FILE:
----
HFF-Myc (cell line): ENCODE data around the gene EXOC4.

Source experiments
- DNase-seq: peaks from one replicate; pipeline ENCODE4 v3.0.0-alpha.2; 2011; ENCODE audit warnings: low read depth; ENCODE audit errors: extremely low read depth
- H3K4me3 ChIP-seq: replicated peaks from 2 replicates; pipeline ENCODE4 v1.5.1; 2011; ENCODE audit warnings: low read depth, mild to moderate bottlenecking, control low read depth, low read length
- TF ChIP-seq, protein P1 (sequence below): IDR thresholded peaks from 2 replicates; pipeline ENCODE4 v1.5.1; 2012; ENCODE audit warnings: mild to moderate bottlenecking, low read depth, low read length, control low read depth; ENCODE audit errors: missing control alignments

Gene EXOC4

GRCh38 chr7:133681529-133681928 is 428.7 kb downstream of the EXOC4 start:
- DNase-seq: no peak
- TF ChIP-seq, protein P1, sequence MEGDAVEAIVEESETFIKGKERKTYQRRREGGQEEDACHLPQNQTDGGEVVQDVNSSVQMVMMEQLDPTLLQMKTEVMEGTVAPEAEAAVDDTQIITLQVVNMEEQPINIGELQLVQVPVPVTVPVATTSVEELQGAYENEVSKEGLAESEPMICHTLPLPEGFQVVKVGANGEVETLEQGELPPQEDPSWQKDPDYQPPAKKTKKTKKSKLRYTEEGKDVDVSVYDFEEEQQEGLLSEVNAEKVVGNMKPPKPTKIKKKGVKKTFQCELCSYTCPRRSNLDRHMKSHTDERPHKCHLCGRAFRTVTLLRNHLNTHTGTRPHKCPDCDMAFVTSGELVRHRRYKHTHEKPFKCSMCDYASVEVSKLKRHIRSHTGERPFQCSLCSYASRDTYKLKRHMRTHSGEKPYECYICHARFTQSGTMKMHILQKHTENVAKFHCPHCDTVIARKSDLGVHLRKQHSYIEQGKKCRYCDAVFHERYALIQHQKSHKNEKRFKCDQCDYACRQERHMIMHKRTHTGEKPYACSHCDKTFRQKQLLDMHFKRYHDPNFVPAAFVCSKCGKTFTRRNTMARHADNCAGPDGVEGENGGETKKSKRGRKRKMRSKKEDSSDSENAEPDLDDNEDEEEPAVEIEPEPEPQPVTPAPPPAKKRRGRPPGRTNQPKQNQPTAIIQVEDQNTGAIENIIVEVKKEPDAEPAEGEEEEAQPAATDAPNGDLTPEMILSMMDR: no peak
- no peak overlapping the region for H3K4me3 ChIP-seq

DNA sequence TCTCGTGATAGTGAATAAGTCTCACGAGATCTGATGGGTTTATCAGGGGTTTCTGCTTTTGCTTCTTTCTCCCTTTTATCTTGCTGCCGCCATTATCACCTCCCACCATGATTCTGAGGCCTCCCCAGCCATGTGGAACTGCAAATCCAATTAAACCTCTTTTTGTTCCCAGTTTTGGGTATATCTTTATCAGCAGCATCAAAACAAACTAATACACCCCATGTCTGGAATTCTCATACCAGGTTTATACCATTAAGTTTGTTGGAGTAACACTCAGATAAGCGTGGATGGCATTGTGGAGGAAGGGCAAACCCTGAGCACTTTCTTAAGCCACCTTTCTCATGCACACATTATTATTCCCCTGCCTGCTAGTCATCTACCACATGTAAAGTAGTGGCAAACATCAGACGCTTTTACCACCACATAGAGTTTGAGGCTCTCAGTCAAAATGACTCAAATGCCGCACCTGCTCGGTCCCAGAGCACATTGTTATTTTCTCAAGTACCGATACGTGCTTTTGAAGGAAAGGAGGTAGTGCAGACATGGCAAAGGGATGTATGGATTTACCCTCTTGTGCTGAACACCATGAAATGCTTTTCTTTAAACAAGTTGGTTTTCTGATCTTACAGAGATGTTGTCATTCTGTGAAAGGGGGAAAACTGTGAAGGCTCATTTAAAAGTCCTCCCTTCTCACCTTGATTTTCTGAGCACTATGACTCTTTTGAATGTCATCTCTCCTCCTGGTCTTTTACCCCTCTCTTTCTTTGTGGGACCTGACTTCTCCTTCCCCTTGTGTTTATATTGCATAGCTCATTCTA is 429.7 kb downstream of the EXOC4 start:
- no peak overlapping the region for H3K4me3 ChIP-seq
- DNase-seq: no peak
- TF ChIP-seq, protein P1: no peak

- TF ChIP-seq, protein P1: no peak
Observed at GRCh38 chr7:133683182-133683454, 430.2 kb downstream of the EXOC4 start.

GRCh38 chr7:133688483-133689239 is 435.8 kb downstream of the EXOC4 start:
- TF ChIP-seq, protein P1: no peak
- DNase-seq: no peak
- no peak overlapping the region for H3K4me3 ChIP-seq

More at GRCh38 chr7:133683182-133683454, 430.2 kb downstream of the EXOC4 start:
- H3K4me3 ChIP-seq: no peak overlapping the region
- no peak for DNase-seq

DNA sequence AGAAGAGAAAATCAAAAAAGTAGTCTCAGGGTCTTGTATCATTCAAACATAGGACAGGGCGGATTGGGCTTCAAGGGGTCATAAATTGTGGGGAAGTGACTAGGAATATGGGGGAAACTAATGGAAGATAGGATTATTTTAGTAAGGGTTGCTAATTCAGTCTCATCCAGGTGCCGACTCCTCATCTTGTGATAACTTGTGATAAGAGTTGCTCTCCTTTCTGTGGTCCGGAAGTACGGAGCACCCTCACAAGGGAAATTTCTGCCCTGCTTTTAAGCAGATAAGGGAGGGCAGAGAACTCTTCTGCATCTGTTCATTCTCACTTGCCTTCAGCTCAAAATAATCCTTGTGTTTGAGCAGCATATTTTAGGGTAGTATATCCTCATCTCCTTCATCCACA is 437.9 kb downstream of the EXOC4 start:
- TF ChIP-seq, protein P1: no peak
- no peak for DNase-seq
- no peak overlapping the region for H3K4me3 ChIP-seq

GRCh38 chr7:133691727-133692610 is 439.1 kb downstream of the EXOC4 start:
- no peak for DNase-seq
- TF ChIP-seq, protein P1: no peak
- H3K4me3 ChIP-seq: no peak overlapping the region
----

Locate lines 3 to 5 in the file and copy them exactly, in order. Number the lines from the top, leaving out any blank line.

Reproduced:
- DNase-seq: peaks from one replicate; pipeline ENCODE4 v3.0.0-alpha.2; 2011; ENCODE audit warnings: low read depth; ENCODE audit errors: extremely low read depth
- H3K4me3 ChIP-seq: replicated peaks from 2 replicates; pipeline ENCODE4 v1.5.1; 2011; ENCODE audit warnings: low read depth, mild to moderate bottlenecking, control low read depth, low read length
- TF ChIP-seq, protein P1 (sequence below): IDR thresholded peaks from 2 replicates; pipeline ENCODE4 v1.5.1; 2012; ENCODE audit warnings: mild to moderate bottlenecking, low read depth, low read length, control low read depth; ENCODE audit errors: missing control alignments